/ Best fully treated 10mm (<0.2mm>) for new climber
Hi guys and girls I’m new to sport climbing and have a 30 meter rope (Mammut galaxy) for indoor lead. I want to get a 60 or 70 meter rope for outdoor lead climbing. I know I can just get something like the Beal karma 9.8mm 60m for £70 from go out doors or the mammut galaxy for £75 BUT! I would like a 60 or 70 meter rope that is sheath bonded and dry treated. The reason being, I want this rope as a projecting and workhorse rope for a long time And will have something else for redpointing my hardest routes later on down the line. Money isn’t really an issue due to the nature of the ropes job and longevity.
Recommendations/advice are needed
If you're new to climbing and just looking to sport climb then it really doesn't matter all that much. The rope will become fuzzy and damaged - just get a thick, cheap rope and retire it when it gets worn and damaged. There's no point in fancy pant features for this application. In my experience mammut galaxy ropes last really well.
Beal Tiger seems ideal. Unicore, dry treated etc. 10mm so not super light but it'll certainly last.
Must say I've had a galaxy for 5 years and it's still fine, although it's been chopped a few times. Cracking ropes.
I understand this but I don’t see the point in not getting a rope that is more durable and will stand up to much tougher abuse, especially for a first sport rope. It costs about £50 more and you get longer lasting, tougher rope.
Yeah this seems to fit the bill pretty perfectly. I’m just thinking why wouldn’t I get a more durable rope. It means when i feel the need for a thiner/lighter rope for redpoints I will still want this as a project rope
> I understand this but I don’t see the point in not getting a rope that is more durable and will stand up to much tougher abuse, especially for a first sport rope. It costs about £50 more and you get longer lasting, tougher rope.
I would say that the Galaxy lasts extremely well, it's hard to see how a more expensive rope could do better and provide better value for money.
> Yeah this seems to fit the bill pretty perfectly. I’m just thinking why wouldn’t I get a more durable rope. It means when i feel the need for a thiner/lighter rope for redpoints I will still want this as a project rope
The most efficient use of your money is to get a relatively thick, cheap, untreated rope. However, if you have the extra money to spend, and you feel good about dry treatments, etc., then go for it, and enjoy all those positive feelings about your lovely new rope! At the end of the day, it's up to you which rope you buy (they're all very strong, after all).
You pay more for skinny light weight ropes with fancy treatments - they don't last as long (because they are skinny) and you don't need the fancy treatments. What you're after is a basic, thick rope with lots of fall reserves and a thick sheath. It will last longer. You don't really go sport climbing in the rain or snow so dry treatments don't really matter, you're not doing high end alpine or ice or trad so the weight doesn't matter that much. You're planning to project on the rope so it will take falls and dogging so you want a chunky sheath and large fall reserve - usually the preserve of thick chunky cheap ropes.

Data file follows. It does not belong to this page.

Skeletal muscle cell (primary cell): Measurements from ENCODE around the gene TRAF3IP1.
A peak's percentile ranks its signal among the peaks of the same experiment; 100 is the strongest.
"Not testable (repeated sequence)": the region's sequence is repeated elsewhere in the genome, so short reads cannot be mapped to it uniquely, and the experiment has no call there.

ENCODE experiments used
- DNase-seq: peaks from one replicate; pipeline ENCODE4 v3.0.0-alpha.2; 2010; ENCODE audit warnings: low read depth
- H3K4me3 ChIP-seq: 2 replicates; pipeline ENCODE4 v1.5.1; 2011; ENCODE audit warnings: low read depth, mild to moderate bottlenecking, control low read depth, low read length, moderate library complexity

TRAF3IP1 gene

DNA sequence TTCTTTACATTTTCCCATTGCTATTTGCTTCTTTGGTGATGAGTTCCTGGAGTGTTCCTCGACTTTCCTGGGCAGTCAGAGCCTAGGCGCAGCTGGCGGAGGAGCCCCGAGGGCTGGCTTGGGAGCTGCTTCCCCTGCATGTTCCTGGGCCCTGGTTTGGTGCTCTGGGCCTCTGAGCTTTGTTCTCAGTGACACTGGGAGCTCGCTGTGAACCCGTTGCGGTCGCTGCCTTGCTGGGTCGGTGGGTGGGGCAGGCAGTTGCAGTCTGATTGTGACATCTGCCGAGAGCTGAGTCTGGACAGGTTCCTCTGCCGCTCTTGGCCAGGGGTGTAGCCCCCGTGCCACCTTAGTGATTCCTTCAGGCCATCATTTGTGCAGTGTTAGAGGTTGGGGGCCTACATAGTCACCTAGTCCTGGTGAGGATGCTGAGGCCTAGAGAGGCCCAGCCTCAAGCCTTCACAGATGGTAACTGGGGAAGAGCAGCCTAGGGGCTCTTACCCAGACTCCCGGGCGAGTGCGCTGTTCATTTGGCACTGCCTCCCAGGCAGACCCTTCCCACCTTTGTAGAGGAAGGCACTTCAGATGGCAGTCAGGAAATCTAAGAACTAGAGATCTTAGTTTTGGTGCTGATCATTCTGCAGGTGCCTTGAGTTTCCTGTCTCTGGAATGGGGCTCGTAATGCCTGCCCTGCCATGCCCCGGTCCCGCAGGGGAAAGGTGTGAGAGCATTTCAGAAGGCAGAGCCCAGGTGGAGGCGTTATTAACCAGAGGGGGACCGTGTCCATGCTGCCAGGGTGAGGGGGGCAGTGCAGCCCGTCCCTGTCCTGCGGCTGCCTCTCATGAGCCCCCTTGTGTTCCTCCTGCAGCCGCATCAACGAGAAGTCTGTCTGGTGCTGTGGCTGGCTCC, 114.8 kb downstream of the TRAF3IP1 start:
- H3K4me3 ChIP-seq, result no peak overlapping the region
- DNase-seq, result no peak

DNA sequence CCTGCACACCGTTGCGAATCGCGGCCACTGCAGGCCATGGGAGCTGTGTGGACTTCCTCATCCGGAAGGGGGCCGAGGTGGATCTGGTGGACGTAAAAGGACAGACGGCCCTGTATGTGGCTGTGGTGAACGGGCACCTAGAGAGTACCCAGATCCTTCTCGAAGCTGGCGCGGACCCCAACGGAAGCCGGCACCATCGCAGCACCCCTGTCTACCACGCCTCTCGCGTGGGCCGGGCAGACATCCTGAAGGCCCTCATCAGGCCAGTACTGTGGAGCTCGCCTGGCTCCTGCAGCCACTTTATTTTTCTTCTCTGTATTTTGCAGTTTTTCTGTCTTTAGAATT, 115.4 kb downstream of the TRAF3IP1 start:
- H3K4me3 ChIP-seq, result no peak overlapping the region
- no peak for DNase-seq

I had a bottom-end price Beal which went floppy after 5yrs - which they might say is the normal lifetime; defo worth spending more if you're happy with 10yr usage
As others have mentioned, for a first time rope I wouldn't be too bothered by its treatment.
Dry treating: probably only useful if climbing in the Winter as you will most likely be in the Cafe if it's raining at other times of the year.
I have two 8.6mm 60m Beal Cobras of UNICORE construction. See the video of how much stronger they are compared to standard Kern and Mantel types regarding shredding.
Several manufacturers produce UNICORE ropes now.
One of the cheaper Edelrid 9.8mm ropes will do the job. I wouldn't spend extra for fancy treatments and I'd expect it to get trashed and need to get a few meters chopped off well inside a year especially if used for fall practice.
One thing to consider is how well matched the rope is to your belay device. A thick, relatively inflexible rope is a pain with a GriGri, it will lock up all the time where with a flexible 9.8mm it's really smooth and easy paying out but still totally reliable locking up on an actual fall.
The nice thing about the Tiger is that it's full 10mm but has all the bells and whistles of the skinny ropes. Definitely bombproof.
Those evenings are getting a little longer, the mornings are brighter. This means there's more light to work with but it's still... Read more
A fire caused by an exploding rechargeable head torch battery, has led to warnings for vigilance from Glenmore Lodge, Scotland's... Read more
Greg Boswell and French alpinist Jeff Mercier have just returned from a short but very successful trip to the Norwegian island of... Read more
Inspired by the popular Humans of New York Facebook series by Brandon Stanton, we thought that sharing short vignettes from a... Read more
In this podcast series, Wil Treasure shares stories from the climbing world through interviews with both well-known and... Read more